This performance of detachment corresponded to one of Himmler’s most perverse convictions, namely that it was possible, while overseeing the slaying of blameless children, women and men, to remain ‘decent’ (anständig). ‘Decency’ was an abiding theme of his letters and speeches. He attributed the stomach pains that plagued him to his untiring efforts to be ‘good and decent’. The ‘decency’ of the SS manifested itself in the priggish honour code that supposedly regulated the daily life of its members, who were informed, for example, that ‘an SS man buys nothing he cannot pay for’ and ‘never buys anything in instalments’, but it also applied to the administration of mass murder, which was to be implemented under the most scrupulous discipline. The idea that SS or police personnel might be stealing watches or jewellery from the people they were killing drove Himmler into a fury. A ‘decent’ killer did his work without relish or the prospect of personal advantage. This, Himmler declared in his notorious ‘Posen speech’ of 1943, was the SS’s greatest achievement: to have seen thousands of corpses ‘lying side by side’, ‘to have coped with this and – except for cases of human weakness – to have remained decent’. That is why the prim little face beneath the peaked cap had to remain unmoved as the bodies tumbled into the pit at Minsk.
Between 23 April and 2 May 1942, a series of meetings, some very protracted, took place between Himmler and his deputy, Reinhard Heydrich, and between Himmler and Hitler. Although little is known of what exactly was said, Longerich concludes from the timing and intensity of these summit discussions that they ratified the transition from local and regional mass killings to a Europe-wide extermination programme. After the assassination of Heydrich at the end of May 1942, the pace of the killing increased even further. Under the auspices of Operation Reinhard, named for Heydrich and pushed forward with vengeful determination by Himmler, two million people, most of them Jews, perished at Belzec, Sobibor and Treblinka.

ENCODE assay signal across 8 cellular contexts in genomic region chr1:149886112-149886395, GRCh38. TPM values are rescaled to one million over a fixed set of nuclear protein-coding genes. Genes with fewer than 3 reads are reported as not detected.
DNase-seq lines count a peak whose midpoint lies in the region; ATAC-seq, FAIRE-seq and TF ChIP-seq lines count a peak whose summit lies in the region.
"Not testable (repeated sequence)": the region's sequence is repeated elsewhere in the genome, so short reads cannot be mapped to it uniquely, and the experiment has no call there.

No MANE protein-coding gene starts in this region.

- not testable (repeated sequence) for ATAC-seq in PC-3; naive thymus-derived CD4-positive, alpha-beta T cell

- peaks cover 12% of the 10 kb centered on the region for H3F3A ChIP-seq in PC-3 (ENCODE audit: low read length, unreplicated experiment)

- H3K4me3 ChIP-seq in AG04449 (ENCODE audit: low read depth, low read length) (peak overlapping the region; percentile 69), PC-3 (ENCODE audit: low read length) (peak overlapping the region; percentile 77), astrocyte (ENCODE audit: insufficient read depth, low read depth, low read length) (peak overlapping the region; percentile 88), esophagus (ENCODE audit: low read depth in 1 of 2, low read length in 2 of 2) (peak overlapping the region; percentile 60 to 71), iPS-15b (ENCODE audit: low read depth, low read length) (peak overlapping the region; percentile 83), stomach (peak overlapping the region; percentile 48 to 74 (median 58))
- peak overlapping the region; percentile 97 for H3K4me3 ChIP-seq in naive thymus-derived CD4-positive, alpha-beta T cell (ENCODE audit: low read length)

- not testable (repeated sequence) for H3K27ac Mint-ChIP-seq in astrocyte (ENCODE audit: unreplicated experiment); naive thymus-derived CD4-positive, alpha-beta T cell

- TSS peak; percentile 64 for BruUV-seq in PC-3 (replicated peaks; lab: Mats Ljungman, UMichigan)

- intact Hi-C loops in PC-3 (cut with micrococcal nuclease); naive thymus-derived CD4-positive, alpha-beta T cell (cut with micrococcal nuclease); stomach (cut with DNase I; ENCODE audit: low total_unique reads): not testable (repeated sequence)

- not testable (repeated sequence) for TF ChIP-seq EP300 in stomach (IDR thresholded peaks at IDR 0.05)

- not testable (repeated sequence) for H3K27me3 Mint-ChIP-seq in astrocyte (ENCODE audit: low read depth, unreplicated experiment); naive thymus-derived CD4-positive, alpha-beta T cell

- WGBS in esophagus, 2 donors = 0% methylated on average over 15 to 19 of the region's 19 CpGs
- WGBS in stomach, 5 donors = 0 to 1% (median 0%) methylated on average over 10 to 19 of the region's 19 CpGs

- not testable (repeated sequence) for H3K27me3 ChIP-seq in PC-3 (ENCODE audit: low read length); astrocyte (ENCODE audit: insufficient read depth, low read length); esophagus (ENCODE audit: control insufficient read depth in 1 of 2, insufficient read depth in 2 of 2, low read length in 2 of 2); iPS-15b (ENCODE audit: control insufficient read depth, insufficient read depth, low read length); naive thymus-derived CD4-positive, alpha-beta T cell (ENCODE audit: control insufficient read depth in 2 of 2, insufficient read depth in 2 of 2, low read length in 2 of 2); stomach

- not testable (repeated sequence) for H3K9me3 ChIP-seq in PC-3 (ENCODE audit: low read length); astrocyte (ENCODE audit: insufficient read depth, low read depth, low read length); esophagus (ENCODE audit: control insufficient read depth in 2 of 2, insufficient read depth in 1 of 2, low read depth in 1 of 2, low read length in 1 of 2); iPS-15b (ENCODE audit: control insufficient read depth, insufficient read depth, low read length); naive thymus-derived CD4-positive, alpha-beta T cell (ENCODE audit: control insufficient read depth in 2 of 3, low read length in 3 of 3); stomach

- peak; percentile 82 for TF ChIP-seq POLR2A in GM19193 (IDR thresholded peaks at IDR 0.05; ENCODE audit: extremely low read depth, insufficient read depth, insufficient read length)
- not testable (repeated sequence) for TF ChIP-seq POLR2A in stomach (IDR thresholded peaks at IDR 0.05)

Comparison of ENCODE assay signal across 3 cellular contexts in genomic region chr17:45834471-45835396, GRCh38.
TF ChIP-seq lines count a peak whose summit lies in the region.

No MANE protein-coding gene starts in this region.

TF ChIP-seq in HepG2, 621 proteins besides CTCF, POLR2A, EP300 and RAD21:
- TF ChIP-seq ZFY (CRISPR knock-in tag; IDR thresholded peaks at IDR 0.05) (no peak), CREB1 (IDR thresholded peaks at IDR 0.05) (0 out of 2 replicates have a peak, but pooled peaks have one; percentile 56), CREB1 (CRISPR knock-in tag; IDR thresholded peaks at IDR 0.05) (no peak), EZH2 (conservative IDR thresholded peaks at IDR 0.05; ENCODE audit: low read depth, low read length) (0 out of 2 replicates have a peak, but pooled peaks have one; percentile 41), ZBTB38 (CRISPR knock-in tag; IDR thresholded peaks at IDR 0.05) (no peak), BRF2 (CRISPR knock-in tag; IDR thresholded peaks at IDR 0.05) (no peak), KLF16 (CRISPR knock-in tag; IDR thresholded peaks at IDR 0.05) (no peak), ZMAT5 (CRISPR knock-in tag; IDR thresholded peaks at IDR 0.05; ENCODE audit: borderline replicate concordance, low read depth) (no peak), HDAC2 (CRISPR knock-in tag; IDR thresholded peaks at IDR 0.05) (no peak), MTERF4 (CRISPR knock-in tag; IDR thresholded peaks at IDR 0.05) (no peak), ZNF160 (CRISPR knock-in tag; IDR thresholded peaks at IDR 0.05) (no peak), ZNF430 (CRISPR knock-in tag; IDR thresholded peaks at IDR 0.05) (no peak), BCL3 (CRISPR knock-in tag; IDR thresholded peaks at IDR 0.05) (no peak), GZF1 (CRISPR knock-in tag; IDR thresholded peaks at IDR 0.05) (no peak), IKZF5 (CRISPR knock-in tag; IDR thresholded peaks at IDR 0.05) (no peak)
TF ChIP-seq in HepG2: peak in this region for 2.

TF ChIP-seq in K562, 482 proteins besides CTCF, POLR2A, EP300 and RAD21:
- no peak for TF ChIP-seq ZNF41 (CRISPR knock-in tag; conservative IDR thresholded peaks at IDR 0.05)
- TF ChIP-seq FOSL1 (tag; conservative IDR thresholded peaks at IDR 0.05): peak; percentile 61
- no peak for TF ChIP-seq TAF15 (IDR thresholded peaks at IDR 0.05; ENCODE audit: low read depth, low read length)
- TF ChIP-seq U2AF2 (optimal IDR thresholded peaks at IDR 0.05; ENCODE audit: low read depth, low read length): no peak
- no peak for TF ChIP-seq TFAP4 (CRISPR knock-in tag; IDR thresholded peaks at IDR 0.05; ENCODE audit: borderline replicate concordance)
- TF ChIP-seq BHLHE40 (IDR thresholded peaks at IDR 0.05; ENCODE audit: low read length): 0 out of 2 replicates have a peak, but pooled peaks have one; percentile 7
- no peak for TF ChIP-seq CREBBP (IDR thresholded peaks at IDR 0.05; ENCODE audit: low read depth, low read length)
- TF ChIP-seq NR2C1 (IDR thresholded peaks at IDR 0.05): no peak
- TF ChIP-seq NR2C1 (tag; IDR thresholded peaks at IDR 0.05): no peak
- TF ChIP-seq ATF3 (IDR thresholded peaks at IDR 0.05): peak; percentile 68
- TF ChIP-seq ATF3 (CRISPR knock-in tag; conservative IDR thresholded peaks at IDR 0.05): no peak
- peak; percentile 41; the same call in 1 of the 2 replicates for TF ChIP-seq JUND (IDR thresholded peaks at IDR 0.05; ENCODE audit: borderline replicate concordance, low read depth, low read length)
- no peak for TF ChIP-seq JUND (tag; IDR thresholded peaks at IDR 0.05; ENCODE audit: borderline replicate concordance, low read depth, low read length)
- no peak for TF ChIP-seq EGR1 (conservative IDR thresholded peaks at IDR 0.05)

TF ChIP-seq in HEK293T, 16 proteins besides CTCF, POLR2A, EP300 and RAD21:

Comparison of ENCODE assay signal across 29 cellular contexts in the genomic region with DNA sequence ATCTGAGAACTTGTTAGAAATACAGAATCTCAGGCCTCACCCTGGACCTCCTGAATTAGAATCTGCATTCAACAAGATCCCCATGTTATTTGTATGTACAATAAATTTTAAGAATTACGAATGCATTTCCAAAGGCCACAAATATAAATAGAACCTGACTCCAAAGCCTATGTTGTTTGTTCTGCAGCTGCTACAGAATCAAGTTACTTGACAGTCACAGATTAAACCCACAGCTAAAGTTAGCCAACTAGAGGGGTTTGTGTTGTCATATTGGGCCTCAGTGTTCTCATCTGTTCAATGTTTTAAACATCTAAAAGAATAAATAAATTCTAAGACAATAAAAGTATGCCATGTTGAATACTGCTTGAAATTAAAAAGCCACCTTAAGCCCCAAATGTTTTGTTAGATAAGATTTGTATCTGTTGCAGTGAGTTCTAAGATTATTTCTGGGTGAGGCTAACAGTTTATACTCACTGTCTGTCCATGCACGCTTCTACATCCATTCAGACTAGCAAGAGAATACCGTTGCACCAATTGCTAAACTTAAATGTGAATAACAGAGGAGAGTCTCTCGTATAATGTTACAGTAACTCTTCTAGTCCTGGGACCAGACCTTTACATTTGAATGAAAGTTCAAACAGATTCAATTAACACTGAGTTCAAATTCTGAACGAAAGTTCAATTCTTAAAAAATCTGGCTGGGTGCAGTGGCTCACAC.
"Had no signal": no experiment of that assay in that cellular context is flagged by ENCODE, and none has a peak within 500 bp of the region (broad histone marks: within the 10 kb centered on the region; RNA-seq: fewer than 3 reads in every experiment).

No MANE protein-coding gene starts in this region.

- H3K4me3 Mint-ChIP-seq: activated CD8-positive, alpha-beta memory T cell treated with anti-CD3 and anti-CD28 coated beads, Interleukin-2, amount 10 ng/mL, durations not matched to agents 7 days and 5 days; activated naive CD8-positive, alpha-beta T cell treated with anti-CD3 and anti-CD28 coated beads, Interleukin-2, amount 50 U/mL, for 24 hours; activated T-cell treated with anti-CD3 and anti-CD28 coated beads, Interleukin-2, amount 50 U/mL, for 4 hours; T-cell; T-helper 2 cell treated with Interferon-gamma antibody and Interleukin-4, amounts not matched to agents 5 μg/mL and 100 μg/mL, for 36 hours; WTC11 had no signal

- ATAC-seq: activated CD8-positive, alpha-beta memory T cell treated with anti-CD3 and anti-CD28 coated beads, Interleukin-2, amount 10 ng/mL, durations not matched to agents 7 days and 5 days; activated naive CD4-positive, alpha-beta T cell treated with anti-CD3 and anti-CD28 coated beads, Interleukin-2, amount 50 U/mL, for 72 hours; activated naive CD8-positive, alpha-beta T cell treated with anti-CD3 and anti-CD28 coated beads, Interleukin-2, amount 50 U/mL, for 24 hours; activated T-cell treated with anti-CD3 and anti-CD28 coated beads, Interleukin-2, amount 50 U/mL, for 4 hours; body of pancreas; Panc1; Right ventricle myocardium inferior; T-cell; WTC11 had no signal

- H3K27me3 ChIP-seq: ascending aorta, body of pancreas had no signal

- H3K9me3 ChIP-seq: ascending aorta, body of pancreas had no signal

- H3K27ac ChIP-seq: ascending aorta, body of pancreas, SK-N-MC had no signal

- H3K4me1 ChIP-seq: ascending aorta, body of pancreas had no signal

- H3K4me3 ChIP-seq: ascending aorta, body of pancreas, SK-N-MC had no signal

Staggering as these concentrated assaults on the lives of millions are, Longerich cautions against the presumption that the Holocaust unfolded from a single ‘fundamental decision’. His account suggests rather a sliding scale of expanding and increasingly lethal violence. The Holocaust was not, he argues, the foreordained and defining objective of the SS programme for the occupied eastern zones. It was simply the preliminary phase of an even bigger plan, unrealised at the end of the war, that would ultimately have involved the extermination of tens of millions of Slavs. We get a glimpse of this vision in Himmler’s announcement in July 1943 that vast ‘dead zones’ would be created in northern Ukraine and ‘Russia-Centre’, from which all Slavs of all ages were to be removed for concentration and forced labour. Any that remained would be classed as bandits and shot on sight. The lands that had been their home would become immense plantations that would supply the German Reich with food and other products – Himmler earmarked some areas for the planting of kok-saghyz, a rubber-like plant that was another of his hobby horses.